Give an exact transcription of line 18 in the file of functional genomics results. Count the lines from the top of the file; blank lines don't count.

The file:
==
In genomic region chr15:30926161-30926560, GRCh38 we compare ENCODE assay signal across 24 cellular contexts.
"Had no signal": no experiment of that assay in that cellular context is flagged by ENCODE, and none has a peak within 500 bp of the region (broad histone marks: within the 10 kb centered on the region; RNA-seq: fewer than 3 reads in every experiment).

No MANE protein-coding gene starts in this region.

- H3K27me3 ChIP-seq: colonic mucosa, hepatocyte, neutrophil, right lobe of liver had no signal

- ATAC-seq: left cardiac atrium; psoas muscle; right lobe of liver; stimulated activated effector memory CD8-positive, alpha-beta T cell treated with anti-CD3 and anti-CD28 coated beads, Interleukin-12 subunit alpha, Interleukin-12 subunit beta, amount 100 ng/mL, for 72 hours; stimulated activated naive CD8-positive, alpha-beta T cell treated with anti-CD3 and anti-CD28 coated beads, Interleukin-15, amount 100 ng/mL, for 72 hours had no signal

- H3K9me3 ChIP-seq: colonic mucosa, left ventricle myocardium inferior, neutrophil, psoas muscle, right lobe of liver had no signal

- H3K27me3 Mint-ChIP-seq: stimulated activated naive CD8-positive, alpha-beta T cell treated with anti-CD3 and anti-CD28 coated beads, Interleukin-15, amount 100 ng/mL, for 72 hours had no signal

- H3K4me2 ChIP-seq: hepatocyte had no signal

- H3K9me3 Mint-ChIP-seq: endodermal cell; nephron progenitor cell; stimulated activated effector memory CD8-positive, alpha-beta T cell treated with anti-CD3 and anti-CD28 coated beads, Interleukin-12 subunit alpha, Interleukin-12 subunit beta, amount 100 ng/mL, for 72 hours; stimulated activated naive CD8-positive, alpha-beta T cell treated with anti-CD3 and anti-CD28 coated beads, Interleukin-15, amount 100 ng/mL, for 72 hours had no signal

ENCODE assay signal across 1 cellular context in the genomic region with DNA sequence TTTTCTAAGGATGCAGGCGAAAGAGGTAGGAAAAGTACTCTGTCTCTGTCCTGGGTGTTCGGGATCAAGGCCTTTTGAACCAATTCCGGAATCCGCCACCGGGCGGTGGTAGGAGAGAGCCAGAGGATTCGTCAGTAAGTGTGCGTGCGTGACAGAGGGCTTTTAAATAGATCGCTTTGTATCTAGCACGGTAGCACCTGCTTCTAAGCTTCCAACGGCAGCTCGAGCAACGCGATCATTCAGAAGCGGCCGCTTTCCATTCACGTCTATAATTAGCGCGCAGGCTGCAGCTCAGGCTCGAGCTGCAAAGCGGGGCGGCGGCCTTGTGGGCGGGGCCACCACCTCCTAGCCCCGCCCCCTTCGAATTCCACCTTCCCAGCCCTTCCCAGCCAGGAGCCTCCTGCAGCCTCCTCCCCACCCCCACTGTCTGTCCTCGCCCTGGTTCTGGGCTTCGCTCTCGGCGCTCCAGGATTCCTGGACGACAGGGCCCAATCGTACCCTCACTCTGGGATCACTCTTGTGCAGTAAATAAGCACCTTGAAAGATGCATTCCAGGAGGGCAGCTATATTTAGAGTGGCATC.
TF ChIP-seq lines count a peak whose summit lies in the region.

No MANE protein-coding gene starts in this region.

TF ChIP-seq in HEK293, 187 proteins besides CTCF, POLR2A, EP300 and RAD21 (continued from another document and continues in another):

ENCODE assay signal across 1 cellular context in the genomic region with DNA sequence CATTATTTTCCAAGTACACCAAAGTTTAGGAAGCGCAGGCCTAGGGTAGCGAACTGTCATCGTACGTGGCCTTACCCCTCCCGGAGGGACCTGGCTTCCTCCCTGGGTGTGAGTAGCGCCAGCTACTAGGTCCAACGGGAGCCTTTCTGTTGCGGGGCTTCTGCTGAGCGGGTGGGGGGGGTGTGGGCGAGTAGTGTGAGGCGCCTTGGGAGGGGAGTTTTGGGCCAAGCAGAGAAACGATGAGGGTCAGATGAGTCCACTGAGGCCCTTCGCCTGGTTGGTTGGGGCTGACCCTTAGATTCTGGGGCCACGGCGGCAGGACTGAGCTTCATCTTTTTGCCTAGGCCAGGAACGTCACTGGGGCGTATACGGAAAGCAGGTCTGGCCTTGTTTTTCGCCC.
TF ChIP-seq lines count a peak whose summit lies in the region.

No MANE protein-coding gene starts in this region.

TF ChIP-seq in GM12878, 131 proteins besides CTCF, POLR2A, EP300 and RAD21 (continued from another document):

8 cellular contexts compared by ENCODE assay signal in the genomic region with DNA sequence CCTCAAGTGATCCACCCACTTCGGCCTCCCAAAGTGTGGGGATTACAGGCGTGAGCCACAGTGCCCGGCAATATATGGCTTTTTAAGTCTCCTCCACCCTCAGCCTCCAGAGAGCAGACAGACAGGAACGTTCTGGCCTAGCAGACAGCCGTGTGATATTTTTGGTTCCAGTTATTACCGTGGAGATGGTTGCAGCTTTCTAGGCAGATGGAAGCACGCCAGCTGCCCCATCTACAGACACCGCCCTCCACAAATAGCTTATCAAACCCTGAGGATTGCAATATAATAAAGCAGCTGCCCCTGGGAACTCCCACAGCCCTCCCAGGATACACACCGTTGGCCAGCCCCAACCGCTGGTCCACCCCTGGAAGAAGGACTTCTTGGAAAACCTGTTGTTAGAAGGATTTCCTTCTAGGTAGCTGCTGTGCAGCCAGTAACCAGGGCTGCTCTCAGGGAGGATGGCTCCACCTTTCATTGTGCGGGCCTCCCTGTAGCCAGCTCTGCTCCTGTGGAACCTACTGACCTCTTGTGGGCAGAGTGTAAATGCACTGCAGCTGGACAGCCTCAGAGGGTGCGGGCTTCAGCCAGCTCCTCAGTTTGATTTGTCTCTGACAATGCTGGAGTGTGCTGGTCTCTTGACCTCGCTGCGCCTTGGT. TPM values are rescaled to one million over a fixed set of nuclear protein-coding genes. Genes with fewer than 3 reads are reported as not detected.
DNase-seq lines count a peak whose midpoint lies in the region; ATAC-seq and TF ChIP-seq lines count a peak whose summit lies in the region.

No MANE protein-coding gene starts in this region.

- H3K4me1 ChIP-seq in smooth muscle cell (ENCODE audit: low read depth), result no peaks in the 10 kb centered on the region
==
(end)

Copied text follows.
8 cellular contexts compared by ENCODE assay signal in the genomic region with DNA sequence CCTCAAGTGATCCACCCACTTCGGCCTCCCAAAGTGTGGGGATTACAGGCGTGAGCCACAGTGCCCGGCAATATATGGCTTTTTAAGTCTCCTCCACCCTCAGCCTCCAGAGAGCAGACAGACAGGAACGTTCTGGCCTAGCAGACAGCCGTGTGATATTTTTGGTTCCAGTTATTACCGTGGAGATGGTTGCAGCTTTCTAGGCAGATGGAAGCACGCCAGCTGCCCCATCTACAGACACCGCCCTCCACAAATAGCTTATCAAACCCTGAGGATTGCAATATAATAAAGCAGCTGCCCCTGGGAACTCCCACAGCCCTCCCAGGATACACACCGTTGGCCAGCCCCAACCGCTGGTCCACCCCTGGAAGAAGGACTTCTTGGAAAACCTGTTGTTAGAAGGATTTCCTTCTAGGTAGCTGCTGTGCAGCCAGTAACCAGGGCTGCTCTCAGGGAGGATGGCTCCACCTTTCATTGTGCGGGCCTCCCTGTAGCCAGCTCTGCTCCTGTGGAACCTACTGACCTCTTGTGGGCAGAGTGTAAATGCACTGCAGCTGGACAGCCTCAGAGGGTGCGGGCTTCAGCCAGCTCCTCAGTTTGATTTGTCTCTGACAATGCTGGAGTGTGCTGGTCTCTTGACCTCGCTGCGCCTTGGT. TPM values are rescaled to one million over a fixed set of nuclear protein-coding genes. Genes with fewer than 3 reads are reported as not detected.